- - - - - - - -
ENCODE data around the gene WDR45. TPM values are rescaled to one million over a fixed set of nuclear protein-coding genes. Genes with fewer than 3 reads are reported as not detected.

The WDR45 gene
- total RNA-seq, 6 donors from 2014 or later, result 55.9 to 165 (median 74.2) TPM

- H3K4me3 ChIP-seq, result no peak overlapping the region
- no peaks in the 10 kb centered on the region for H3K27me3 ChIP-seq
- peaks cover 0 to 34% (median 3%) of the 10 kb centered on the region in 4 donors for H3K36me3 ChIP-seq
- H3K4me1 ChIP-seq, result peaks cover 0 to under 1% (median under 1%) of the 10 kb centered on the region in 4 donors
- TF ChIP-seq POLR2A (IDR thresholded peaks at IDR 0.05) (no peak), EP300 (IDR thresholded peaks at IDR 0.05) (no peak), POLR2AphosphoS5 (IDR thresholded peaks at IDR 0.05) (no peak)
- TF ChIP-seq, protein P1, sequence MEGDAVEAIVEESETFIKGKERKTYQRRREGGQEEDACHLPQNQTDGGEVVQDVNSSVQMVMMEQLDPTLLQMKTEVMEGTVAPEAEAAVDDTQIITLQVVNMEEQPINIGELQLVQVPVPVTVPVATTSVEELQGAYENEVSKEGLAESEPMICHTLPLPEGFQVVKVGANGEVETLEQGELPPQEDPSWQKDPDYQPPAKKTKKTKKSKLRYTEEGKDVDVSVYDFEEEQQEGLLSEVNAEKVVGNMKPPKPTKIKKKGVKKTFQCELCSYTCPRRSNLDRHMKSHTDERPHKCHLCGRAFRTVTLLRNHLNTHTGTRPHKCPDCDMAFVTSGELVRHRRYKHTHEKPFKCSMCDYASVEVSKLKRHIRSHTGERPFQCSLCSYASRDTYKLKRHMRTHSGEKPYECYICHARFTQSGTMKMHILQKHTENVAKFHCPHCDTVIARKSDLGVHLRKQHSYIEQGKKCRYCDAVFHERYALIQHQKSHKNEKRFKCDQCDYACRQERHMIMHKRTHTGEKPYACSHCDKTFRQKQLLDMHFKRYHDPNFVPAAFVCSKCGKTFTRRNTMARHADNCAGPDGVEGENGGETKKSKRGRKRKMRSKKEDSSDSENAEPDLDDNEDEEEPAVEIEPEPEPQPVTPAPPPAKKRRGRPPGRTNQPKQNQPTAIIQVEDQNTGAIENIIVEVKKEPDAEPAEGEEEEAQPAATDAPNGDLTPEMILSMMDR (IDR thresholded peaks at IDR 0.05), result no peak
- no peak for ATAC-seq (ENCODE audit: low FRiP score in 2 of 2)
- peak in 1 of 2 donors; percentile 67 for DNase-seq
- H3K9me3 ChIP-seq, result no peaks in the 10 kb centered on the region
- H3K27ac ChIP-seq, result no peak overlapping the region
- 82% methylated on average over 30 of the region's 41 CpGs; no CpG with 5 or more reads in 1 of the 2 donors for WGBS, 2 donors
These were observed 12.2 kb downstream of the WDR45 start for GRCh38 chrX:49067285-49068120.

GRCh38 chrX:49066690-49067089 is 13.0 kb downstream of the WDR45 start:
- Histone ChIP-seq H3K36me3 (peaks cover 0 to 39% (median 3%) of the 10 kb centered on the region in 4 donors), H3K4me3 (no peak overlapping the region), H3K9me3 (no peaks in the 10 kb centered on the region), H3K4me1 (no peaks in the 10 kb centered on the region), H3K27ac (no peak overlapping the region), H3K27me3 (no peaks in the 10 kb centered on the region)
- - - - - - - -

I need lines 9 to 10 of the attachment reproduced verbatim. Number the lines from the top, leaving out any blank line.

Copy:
- TF ChIP-seq, protein P1, sequence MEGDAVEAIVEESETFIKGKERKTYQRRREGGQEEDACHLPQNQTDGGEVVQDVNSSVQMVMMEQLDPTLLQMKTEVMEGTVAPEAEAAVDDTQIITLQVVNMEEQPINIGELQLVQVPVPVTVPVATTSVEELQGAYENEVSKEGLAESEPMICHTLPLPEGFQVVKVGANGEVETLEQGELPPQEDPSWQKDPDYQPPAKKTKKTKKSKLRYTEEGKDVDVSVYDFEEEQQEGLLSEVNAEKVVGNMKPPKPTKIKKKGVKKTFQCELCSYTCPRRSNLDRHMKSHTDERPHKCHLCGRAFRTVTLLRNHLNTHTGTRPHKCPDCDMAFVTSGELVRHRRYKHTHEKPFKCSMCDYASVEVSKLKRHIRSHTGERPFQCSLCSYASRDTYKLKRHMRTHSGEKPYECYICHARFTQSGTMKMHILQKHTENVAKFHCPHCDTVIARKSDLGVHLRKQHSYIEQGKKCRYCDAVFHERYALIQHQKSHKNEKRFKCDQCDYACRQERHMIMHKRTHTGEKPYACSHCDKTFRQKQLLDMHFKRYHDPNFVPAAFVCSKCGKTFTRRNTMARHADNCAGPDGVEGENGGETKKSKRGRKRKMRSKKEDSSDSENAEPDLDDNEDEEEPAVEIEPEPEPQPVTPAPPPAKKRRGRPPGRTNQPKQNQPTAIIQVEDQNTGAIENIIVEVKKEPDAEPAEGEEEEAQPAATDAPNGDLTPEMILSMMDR (IDR thresholded peaks at IDR 0.05), result no peak
- no peak for ATAC-seq (ENCODE audit: low FRiP score in 2 of 2)